Threatening to pressure the parties to get the peace process back on track, the official said, “I would caution any country not to deny the European Union a role.”
The theme was picked up by British Foreign Secretary Robin Cook when he met Yasser Arafat in London late last week after the Palestinian Authority leader’s meeting with U.S. Secretary of State Madeleine Albright.
Describing his meeting with Arafat as “a very good, honest and open exchange of views,” Cook assailed Israel, expressing impatience that “so much difficulty had been created by unilateral gestures on the part of one side to the talks.”
“We are very anxious to see restraint on future settlement developments and progress on a realistic further redeployment of Israeli troops,” he said.
By going on the assault, Europe is saying things that Washington feels constrained from saying publicly. Its leaders are deliberately increasing Israel’s isolation in order to ratchet up the pressure on Prime Minister Benjamin Netanyahu to make him amenable to more subtle pressure when he meets with President Clinton in Washington next month.
Washington is also increasingly anxious about its eroding image in the Arab world and must be hoping that an overtly tough line with Israel, albeit via proxies, may result in greater Israeli flexibility — and this in turn will restore some of Washington’s lost credibility.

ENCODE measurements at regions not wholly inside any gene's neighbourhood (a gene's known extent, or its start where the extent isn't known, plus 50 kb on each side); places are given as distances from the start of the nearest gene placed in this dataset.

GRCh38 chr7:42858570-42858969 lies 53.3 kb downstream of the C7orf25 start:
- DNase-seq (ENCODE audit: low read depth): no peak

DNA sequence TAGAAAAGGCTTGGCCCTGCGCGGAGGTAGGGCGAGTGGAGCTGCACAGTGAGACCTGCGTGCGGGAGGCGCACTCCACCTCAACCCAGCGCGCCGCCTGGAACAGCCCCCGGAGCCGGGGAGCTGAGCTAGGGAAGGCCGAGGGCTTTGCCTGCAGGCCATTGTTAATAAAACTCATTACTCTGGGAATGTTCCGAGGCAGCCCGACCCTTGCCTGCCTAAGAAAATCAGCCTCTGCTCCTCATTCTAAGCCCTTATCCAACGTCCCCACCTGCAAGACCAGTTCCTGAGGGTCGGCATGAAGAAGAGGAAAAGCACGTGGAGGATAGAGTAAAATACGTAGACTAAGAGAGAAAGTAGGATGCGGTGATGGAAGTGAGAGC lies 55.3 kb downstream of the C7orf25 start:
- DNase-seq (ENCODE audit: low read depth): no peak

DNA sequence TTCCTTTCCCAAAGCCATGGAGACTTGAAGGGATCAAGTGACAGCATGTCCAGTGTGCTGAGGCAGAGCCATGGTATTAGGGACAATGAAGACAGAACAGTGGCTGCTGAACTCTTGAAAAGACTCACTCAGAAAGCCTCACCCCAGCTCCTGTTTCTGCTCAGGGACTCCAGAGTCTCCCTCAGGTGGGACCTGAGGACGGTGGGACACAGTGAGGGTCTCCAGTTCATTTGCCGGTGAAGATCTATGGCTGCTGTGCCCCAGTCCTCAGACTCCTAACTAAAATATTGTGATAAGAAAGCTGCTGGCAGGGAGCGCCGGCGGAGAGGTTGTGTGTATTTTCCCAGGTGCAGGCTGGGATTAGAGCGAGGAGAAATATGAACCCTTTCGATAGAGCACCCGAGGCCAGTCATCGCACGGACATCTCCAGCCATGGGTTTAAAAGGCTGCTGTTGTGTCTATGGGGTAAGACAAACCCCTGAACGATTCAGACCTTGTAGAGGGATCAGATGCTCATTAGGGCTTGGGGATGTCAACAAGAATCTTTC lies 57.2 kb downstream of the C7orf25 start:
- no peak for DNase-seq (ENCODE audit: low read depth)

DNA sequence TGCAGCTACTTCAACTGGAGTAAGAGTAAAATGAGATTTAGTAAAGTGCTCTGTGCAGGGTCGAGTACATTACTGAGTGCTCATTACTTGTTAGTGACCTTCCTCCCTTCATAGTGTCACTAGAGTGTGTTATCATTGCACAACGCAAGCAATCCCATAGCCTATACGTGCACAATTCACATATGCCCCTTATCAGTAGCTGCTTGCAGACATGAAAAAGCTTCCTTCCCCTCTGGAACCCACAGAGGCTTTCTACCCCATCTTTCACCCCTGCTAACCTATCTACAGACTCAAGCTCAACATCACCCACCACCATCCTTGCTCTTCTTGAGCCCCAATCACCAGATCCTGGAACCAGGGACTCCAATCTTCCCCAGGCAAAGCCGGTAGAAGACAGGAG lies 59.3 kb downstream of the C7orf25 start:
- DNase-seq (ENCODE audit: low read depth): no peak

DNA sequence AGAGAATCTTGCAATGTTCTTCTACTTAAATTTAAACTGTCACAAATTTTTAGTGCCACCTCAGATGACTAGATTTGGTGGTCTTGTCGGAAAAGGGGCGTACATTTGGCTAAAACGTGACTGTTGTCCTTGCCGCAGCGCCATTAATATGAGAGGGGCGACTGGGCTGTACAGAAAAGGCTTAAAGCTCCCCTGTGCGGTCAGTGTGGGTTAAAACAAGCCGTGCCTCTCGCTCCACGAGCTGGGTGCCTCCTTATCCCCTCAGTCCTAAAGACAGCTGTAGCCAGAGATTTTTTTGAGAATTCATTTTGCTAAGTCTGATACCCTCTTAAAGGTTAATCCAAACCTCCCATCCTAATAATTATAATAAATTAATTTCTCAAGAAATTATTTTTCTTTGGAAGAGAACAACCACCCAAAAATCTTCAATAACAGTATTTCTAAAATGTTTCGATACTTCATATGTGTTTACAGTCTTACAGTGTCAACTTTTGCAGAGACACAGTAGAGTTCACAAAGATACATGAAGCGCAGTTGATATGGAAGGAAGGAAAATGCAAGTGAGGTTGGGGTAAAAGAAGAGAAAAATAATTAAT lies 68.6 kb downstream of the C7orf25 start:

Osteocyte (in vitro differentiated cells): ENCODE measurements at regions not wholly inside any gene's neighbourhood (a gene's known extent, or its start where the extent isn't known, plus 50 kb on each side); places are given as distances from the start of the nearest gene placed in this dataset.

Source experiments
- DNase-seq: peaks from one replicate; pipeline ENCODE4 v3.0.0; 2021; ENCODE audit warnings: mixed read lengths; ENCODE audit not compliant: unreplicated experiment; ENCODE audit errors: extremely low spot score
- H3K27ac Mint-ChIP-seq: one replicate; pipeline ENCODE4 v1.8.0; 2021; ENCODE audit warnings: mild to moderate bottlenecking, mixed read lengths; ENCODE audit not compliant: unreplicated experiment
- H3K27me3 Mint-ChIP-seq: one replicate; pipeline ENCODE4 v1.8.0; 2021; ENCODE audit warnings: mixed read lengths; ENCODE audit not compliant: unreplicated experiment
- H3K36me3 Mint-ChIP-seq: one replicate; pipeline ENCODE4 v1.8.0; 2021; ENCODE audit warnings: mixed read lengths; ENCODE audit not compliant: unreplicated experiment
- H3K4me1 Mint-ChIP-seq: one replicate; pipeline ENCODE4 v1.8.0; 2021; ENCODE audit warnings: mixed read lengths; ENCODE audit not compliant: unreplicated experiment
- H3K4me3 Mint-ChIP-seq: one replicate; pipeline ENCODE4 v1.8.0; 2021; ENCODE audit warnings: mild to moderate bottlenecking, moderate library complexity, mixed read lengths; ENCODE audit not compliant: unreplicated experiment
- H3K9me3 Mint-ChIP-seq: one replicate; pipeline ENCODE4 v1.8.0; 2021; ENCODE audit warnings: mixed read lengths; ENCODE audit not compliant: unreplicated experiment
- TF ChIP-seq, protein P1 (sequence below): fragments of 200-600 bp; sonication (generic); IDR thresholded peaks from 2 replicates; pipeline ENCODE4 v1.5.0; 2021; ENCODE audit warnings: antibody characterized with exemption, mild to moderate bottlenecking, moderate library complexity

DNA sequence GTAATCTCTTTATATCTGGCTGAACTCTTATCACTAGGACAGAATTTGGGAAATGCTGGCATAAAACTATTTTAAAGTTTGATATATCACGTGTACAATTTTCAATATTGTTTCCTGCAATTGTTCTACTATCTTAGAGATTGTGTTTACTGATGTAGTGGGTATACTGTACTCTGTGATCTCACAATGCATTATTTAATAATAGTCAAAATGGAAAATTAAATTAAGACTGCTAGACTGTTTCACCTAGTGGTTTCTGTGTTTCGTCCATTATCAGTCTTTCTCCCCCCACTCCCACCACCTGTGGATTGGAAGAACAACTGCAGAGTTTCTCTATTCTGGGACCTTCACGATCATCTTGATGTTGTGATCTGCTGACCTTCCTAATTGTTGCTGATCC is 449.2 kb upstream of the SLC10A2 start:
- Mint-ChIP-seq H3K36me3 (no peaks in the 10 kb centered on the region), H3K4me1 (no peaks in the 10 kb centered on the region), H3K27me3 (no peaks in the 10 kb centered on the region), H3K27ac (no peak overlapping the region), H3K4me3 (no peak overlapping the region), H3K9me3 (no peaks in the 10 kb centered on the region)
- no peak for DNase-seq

Recent weeks have provided the Clinton administration with much food for thought:
It expended considerable diplomatic prestige on last month’s Middle East and North Africa economic conference in the Persian Gulf state of Qatar — a meeting many considered a failure;
Washington was unable to muster an Arab coalition for another bout of hostilities with Iraq’s Saddam Hussein;
It has witnessed a growing rapprochement between some Arab states with Iran; and
Not least, Washington is concerned about the burgeoning influence of Moscow, which brokered the deal that defused the recent Iraqi crisis and permitted U.N. weapons inspectors to return to Baghdad.
Russia is also continuing to supply assistance for Iran’s nuclear program, rebuild the Syrian military and score valuable points at American expense in the Arab world while picking up the old Soviet allies in the region.
Britain alone has closely supported Washington’s lead on most Middle East issues, particularly Iraq and the peace process, and officials in London insist that while they seek a political role for the European Union in the peace process, their activities will complement — not compete with — Washington’s efforts.
In the evolving new power play, it is increasingly obvious that Britain is playing bad cop to Washington’s good cop.
But this is a high-risk game for Washington.
It may win short-term points by pressuring Israel.
But in the long term, it could lose the respect of an Arab world that will be profoundly unimpressed by its perception that the United States is prepared to go to the mat with its closest and most loyal regional ally.
It is also a dangerous game for Israel.
When the anger in Jerusalem is replaced by a cool, rational assessment, Netanyahu will not find it easy to simply dismiss the views of the European Union — which does, after all, constitute Israel’s largest export market.